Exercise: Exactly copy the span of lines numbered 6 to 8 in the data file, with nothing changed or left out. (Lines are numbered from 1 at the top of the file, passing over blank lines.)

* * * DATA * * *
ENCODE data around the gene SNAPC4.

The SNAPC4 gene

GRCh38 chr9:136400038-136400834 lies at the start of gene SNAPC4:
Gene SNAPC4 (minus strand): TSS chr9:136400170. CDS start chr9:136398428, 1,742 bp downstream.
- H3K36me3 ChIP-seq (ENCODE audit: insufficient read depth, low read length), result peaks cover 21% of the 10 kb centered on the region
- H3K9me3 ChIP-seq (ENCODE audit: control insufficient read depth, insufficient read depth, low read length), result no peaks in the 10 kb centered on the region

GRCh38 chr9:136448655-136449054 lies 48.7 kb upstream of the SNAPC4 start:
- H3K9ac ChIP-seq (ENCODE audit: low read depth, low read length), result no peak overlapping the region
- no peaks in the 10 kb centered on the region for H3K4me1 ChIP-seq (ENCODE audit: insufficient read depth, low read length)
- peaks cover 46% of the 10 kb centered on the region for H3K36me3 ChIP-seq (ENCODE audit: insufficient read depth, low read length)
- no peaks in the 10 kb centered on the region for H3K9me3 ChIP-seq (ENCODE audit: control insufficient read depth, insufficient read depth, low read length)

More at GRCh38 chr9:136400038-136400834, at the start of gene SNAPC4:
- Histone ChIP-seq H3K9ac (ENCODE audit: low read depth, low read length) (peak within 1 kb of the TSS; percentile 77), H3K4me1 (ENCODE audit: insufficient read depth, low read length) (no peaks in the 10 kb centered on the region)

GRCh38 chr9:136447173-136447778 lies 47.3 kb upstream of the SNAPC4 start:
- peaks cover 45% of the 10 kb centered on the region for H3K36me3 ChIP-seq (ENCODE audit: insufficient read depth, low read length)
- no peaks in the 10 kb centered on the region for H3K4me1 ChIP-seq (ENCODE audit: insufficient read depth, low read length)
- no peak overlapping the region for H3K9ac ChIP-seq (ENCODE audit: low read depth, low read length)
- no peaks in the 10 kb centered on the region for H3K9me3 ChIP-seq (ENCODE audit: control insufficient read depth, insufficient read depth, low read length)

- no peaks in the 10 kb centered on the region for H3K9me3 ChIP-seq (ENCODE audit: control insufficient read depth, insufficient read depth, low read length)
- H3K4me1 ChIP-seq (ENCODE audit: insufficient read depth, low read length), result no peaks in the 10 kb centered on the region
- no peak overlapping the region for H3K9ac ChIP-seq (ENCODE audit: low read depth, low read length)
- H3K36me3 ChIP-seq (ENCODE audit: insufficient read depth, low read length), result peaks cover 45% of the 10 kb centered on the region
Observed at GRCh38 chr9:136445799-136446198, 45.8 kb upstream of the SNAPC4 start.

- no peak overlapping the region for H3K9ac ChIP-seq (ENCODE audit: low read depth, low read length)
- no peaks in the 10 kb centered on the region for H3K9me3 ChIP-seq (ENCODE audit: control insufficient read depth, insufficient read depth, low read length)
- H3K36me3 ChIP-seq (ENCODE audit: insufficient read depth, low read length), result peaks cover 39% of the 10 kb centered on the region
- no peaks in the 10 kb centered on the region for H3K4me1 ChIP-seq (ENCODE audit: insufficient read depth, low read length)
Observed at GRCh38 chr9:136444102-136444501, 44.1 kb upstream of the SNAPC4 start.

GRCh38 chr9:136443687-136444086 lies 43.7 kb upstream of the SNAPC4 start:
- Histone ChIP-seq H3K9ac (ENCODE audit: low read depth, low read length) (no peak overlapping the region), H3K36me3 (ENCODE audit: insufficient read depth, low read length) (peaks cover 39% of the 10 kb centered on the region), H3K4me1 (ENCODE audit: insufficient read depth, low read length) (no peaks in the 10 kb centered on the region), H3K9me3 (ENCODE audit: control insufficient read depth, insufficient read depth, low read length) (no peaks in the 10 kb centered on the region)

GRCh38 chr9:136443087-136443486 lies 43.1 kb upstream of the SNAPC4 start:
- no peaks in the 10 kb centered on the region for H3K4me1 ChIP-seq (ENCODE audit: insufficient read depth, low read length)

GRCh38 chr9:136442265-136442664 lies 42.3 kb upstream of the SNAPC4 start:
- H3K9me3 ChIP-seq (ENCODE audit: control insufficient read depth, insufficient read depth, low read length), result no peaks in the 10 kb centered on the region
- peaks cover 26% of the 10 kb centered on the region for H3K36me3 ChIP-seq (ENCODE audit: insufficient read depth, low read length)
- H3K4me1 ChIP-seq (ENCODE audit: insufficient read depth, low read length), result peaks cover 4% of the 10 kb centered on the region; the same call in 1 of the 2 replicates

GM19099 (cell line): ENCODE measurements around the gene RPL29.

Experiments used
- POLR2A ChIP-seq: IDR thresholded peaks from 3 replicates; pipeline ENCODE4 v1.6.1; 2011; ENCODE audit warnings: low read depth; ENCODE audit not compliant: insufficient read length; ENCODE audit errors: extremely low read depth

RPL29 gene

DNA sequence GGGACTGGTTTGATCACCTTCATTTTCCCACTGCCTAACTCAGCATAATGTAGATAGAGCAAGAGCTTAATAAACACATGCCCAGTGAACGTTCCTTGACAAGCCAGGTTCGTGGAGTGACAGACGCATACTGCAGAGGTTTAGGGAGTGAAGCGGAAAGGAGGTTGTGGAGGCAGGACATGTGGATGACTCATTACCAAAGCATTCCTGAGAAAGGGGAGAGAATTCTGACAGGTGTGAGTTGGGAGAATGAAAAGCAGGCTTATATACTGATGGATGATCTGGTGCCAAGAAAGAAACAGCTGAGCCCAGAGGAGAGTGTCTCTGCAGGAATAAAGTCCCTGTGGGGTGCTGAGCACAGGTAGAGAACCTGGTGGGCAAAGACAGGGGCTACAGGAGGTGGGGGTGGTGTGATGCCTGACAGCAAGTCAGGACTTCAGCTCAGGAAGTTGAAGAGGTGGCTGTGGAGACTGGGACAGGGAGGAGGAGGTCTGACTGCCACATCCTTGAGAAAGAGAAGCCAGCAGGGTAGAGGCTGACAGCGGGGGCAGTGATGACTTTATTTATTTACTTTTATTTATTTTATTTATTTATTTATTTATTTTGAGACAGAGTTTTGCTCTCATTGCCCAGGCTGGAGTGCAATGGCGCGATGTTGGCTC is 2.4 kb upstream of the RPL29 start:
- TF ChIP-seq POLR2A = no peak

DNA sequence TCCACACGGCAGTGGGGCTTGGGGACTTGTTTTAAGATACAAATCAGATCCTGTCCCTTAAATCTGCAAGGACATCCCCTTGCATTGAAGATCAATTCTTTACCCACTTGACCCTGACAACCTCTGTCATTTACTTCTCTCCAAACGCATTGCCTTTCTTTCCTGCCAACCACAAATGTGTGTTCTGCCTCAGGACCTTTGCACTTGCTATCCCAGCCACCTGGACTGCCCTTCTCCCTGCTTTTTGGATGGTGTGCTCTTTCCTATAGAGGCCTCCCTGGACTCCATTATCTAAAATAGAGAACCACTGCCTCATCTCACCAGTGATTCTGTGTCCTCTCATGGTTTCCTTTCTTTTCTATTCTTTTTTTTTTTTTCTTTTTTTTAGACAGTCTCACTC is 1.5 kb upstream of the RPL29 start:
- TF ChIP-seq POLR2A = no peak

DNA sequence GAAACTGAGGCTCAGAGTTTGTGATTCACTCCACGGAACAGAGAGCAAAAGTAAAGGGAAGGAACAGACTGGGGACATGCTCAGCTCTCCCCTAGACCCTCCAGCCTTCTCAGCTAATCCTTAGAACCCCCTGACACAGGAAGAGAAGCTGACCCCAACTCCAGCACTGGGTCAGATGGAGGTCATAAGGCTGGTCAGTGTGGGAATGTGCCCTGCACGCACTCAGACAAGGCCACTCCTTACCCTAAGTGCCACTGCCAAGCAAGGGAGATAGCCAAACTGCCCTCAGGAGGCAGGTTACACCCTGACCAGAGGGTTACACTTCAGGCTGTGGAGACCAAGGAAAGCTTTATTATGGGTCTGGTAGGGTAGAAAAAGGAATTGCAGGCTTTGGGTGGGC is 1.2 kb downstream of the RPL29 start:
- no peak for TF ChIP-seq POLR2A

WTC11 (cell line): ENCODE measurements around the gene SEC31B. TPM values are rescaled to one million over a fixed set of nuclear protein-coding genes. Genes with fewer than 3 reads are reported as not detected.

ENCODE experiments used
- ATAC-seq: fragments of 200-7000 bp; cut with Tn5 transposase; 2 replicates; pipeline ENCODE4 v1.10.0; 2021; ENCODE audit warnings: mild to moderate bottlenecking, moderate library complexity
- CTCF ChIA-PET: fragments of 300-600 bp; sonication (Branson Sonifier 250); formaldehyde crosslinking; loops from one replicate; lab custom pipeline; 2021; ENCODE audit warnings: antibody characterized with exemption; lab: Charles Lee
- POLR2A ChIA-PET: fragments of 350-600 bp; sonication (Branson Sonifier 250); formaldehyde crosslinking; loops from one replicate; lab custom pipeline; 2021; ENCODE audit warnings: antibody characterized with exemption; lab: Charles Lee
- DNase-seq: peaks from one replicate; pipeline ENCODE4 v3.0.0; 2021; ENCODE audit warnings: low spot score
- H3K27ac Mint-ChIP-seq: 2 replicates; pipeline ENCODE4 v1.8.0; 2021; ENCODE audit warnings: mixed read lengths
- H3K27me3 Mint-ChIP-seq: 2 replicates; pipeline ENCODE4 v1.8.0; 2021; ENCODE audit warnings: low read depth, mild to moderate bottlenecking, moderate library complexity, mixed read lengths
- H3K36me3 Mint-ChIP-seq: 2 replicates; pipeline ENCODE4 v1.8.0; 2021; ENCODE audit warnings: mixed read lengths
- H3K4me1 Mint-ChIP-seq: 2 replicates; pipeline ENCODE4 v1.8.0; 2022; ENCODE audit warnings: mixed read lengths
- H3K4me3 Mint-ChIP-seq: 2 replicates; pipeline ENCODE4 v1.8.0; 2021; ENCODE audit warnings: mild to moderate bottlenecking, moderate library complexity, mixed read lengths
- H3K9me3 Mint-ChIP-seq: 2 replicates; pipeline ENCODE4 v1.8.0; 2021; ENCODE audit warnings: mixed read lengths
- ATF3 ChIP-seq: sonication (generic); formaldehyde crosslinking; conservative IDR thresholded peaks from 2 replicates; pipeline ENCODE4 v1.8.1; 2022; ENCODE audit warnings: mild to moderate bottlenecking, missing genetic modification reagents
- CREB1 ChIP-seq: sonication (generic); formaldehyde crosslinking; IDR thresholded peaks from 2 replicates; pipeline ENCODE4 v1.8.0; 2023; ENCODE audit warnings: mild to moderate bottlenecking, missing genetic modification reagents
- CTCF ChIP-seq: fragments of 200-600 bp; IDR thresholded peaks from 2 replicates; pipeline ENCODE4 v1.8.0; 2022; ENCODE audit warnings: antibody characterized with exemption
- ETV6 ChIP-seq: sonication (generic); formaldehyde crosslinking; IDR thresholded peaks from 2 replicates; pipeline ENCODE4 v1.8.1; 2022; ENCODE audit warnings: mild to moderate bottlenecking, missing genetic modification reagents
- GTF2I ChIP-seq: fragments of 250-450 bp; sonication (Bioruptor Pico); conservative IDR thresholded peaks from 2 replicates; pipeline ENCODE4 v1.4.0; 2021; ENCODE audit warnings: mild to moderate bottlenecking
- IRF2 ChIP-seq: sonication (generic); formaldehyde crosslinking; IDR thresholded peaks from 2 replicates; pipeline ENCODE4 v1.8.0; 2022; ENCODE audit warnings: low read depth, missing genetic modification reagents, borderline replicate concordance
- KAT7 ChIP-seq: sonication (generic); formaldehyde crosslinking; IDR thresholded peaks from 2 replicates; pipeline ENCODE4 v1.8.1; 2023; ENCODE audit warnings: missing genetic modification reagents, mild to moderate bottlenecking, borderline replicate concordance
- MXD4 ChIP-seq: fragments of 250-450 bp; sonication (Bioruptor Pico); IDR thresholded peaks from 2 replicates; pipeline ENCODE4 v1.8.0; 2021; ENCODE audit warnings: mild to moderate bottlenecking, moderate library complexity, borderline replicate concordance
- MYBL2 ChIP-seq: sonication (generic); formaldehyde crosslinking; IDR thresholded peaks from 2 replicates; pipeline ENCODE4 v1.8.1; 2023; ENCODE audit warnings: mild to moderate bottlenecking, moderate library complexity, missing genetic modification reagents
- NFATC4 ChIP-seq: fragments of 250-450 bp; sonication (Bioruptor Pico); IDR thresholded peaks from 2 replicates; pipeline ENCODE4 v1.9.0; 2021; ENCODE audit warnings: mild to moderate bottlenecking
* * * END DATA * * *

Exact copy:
- H3K9me3 ChIP-seq (ENCODE audit: control insufficient read depth, insufficient read depth, low read length), result no peaks in the 10 kb centered on the region

GRCh38 chr9:136448655-136449054 lies 48.7 kb upstream of the SNAPC4 start:
- H3K9ac ChIP-seq (ENCODE audit: low read depth, low read length), result no peak overlapping the region